3D Astrophysics Newsletter

2017_8_1_yan8.1 Today´s new entry:

Towards a three-dimensional distribution of the molecular clouds in the Galactic Centre

Qing-Zeng Yan, A. J. Walsh, J. R. Dawson, J. P. Macquart, R. Blackwell, M. G. Burton, G. Rowell, Bo Zhang, Ye Xu, Zheng-Hong Tang, P. J. Hancock

Abstract: We present a study of the three-dimensional structure of the molecular clouds in the Galactic Centre (GC) using CO emission and OH absorption lines. Two CO isotopologue lines, 12CO (J=1-0) and 13CO (J=1-0), and four OH ground-state transitions, surveyed by the Southern Parkes Large-Area Survey in Hydroxyl (SPLASH), contribute to this study. We develop a novel method to calculate the OH column density, excitation temperature, and optical depth precisely using all four OH lines, and we employ it to derive a three-dimensional model for the distribution of molecular clouds in the GC for six slices in Galactic latitude. The angular resolution of the data is 15.5 arcmin, which at the distance of the GC (8.34 kpc) is equivalent to 38 pc. We find that the total mass of OH in the GC is in the range 2400-5100 Solar mass. The face-on view at a Galactic latitude of b=0° displays a bar-like structure with an inclination angle of 67.5±2.1° with respect to the line of sight. No ring-like structure in the GC is evident in our data, likely due to the low spatial resolution of the CO and OH maps.

Journal: Monthly Notices of the Royal Astronomical Society (MNRAS), accepted
Comments:
 Accepted (07 July 2017), 15 pages, 12 figures
URL of preprint: https://arxiv.org/pdf/1707.02378.pdf
Submitted by: Qing-Zeng Yan

3D Astrophysics Newsletter

Summary of the first half of 2017:

7.1 Catching a Grown-Up Starfish Planetary Nebula: I. Morpho-Kinematical study of PC 22
Sabin L., Gómez-Muñoz M. A., Guerrero M. A., Zavala S., Ramos-Larios G., Vázquez R., Corral L., Blanco Cárdenas M.W., Guillén P.F., Olguín L., Morisset C., Navarro S.

7.2 Cosmography and Data Visualization
Daniel Pomarede, Helene M. Courtois, Yehuda Hoffman, R. Brent Tully

7.3 The Fabric of the Universe: Exploring the cosmic web in 3D prints and woven textiles
Benedikt Diemer & Isaac Facio

7.4 Modelling the 3D physical structure of astrophysical sources with GASS
David Quénard, Sandrine Bottinelli, Emmanuel Caux

7.5 Hybrid polygon and hydrodynamic nebula modeling with multi-waveband radiation transfer in astrophysics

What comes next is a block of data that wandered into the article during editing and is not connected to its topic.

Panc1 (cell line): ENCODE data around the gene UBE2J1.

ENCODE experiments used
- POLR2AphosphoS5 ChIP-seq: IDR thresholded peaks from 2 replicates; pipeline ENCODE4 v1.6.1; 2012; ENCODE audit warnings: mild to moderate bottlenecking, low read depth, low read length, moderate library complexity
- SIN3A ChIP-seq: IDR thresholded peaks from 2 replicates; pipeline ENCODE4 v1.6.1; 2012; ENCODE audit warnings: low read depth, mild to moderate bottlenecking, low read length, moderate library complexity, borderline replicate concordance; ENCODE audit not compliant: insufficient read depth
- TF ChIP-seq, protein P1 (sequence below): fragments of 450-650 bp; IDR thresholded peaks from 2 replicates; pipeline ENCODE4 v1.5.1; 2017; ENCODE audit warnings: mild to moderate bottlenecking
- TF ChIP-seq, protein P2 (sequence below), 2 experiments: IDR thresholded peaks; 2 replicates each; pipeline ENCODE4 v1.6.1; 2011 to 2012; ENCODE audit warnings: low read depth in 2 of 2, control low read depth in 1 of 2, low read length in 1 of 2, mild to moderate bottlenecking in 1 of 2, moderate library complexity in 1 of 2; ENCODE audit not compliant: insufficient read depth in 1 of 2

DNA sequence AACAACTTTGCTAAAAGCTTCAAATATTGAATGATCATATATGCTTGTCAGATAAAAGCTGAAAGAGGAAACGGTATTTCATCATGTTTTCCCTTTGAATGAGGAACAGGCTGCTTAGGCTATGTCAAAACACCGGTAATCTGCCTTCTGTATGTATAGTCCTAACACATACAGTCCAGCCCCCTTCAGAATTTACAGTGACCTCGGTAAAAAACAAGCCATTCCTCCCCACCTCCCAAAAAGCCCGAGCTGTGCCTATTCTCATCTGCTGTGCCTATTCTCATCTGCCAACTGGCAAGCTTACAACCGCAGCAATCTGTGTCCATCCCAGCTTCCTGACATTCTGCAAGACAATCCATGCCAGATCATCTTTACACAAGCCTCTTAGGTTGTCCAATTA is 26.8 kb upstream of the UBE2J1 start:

Wolfgang Steffen & Nico Koning

7.6 Reconstruction of a helical prominence in 3D from IRIS spectra and images
B. Schmieder, M. Zapiór, A. López Ariste, P. Levens, N. Labrosse, R. Gravet

3D Astrophysics Newsletter

2017_7_7_vohl7.7 Today´s new entry:

Real-time colouring and filtering with graphics shaders

Dany Vohl, Christopher J. Fluke, David G. Barnes, Amr H. Hassan

Abstract: Despite the popularity of the Graphics Processing Unit (GPU) for general purpose computing, one should not forget about the practicality of the GPU for fast scientific visualisation. As astronomers have increasing access to three dimensional (3D) data from instruments and facilities like integral field units and radio interferometers, visualisation techniques such as volume rendering offer means to quickly explore spectral cubes as a whole. As most 3D visualisation techniques have been developed in fields of research like medical imaging and fluid dynamics, many transfer functions are not optimal for astronomical data. We demonstrate how transfer functions and graphics shaders can be exploited to provide new astronomy-specific explorative colouring methods. We present 12 shaders, including four novel transfer functions specifically designed to produce intuitive and informative 3D visualisations of spectral cube data. We compare their utility to classic colour mapping. The remaining shaders highlight how common computation like filtering, smoothing and line ratio algorithms can be integrated as part of the graphics pipeline. We discuss how this can be achieved by utilising the parallelism of modern GPUs along with a shading language, letting astronomers apply these new techniques at interactive frame rates. All shaders investigated in this work are included in the open source software
shwirl (Vohl 2017).

Journal: Monthly Notices of the Royal Astronomical Society (MNRAS),  accepted for publication
Comments: Accepted on 30 June 2017, 24 pages, 19 figures, 14 algorithms, 1 table
URL: Download preprint
Submitted by: Dany Vohl

3D Astrophysics Newsletter

2017_7_6_schmieder7.6 Today´s new entry:

Reconstruction of a helical prominence in 3D from IRIS spectra and images

B. Schmieder, M. Zapiór, A. López Ariste, P. Levens, N. Labrosse, R. Gravet

Abstract:
Context: Movies of prominences obtained by space instruments e.g. the Solar Optical Telescope (SOT) aboard the Hinode satellite and the Interface Region Imaging Spectrograph (IRIS) with high temporal and spatial resolution revealed the tremendous dynamical nature of prominences. Knots of plasma belonging to prominences appear to travel along both vertical and horizontal thread-like loops, with highly dynamical nature.